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Florida should continue – ,to raise college tuition

Student tuition in Florida increased by as much as’15 percent last year, and it’s a trend that may continue for several years to come. While it may inconvenience some students, raising tuition is a necessity and will only’help USF.

Florida officials plan to increase tuition by 15 percent every year until it reaches’the national average,’according to The Associated Press. The state’s average tuition is about $3,000 a year, while the national average is about $7,020 for 2009-10,’according to the College Board.

Cash-strapped Florida’universities are turning to students for funding because they cannot rely on the state government facing similar financial hardships. In budget years 2007-08 and 2008-09, the state cut’$285 million from the state university system, according to the St. Petersburg Times.

Even if the economy picks up and the state can afford to start spending more on education, it will most likely be a while before funding reaches the level it was before the cuts.

Florida students have little’to complain about paying tuition that is less than half of the national average. It’s sensible for universities to take advantage of students who have been getting off comparatively easy.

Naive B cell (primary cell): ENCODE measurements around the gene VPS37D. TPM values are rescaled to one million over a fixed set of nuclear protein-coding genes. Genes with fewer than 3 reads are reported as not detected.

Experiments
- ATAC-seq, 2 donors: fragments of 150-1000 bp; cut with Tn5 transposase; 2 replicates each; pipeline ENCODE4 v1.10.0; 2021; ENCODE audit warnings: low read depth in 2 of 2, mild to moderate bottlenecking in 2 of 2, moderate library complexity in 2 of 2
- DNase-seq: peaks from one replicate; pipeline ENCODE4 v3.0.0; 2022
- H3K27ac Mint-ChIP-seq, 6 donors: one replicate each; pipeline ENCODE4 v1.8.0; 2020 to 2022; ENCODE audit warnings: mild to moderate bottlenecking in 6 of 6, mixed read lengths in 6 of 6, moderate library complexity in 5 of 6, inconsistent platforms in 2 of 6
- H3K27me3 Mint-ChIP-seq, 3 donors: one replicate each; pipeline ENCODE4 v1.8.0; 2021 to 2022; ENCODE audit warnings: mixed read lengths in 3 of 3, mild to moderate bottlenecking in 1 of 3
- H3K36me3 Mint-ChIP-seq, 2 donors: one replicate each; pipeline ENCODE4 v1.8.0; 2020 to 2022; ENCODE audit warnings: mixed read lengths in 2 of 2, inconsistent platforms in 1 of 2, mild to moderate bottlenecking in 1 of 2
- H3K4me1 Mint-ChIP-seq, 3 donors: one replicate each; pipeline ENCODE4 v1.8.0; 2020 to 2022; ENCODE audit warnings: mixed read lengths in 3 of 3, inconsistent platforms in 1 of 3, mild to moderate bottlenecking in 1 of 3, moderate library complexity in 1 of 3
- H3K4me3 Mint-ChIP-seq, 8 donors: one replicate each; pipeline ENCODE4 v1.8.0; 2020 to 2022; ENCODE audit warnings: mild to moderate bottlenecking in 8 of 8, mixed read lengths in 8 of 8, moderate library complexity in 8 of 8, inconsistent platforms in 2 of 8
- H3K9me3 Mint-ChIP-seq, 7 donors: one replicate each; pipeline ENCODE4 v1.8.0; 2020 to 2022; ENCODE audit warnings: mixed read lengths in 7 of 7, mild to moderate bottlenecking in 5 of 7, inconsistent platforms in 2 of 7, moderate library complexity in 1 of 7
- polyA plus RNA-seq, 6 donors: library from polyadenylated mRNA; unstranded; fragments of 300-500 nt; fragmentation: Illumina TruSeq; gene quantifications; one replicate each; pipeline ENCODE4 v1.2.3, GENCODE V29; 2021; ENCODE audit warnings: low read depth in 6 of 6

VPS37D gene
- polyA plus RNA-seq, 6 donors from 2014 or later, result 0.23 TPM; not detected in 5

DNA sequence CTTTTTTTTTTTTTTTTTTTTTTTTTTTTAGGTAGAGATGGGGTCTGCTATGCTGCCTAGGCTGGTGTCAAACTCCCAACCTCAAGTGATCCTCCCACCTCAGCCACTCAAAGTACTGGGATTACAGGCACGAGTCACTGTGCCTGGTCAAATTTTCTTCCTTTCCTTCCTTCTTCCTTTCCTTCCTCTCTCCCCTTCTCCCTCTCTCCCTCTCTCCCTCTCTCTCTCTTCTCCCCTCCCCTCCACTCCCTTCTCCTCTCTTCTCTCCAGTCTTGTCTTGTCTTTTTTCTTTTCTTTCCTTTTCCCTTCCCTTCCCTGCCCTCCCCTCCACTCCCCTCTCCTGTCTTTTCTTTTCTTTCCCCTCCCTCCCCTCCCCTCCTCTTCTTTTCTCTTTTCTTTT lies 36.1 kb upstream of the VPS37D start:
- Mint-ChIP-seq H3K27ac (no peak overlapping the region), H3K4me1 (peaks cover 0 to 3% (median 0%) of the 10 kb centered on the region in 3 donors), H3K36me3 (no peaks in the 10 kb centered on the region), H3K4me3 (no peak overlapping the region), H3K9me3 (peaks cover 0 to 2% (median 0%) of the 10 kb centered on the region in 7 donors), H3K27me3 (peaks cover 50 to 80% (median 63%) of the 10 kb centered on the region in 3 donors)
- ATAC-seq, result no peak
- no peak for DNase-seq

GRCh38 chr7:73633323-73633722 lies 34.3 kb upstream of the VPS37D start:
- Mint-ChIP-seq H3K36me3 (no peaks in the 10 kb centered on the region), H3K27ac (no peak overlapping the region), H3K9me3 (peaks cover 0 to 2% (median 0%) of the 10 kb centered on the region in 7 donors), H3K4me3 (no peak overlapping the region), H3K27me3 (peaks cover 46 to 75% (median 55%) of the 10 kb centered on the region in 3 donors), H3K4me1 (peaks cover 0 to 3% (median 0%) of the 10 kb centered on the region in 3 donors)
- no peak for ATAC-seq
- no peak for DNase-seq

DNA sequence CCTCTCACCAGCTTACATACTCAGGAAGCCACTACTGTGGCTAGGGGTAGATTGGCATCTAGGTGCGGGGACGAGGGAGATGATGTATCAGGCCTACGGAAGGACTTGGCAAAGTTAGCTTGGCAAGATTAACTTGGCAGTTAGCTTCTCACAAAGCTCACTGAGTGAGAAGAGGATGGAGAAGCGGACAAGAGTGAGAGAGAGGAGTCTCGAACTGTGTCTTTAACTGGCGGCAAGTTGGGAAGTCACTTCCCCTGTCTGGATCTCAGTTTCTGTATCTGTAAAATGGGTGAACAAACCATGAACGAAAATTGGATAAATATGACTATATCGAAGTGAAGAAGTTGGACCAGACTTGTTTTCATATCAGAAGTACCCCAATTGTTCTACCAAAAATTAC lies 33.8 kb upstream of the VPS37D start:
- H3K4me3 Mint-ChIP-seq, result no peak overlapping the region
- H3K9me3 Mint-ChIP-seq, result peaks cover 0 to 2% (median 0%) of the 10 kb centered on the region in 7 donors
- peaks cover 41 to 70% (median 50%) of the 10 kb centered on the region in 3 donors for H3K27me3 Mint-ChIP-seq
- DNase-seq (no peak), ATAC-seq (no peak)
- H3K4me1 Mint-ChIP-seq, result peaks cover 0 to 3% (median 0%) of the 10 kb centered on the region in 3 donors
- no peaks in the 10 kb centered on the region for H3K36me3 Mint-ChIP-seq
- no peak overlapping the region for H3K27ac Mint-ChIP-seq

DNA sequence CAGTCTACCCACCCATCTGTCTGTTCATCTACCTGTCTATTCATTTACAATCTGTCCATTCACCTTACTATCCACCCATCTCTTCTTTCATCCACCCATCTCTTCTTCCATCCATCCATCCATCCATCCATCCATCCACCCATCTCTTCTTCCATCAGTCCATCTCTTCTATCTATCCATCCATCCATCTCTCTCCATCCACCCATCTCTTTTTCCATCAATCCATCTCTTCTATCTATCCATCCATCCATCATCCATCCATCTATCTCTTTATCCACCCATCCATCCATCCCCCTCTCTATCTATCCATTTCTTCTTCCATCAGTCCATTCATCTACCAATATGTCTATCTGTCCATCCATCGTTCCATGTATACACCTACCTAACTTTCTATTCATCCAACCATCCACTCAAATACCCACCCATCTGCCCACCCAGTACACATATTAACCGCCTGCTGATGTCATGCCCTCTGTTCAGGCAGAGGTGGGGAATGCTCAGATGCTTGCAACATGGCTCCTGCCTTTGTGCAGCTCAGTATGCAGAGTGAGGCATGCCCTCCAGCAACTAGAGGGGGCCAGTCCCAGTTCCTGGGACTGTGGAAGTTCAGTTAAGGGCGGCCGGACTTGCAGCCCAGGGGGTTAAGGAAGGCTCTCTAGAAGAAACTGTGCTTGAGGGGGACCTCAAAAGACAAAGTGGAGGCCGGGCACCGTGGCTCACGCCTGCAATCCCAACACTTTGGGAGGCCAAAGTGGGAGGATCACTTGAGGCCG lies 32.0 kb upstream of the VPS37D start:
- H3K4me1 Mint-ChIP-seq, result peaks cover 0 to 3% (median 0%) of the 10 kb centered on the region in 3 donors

Even after last year’s’15-percent hike, Florida ranked second to last in undergraduate tuition costs, above Wyoming and below Louisiana.

A steep rise in tuition every year may be hard for some students to handle, but increased funding will help USF and eventually students. Rather than having to cut programs on a reduced’budget, the University would be able to expand spending and some jobs.

USF would have more money to put toward student financial aid and would be able to admit more students. Before the tuition hike last year, some faculty suggested cutting enrollment by 27 percent to make up for a lack of state funding, USF Provost Ralph Wilcox said to The Oracle in May 2009.

Few can argue that the University does not need the money from higher tuition considering its budget has shrunk about $17.7 million from the 2007-08 fiscal year to’2009-10, excluding federal stimulus funds.

Though annual tuition increases might make college less affordable for some, in the long run its in the best interests of USF, the state and students.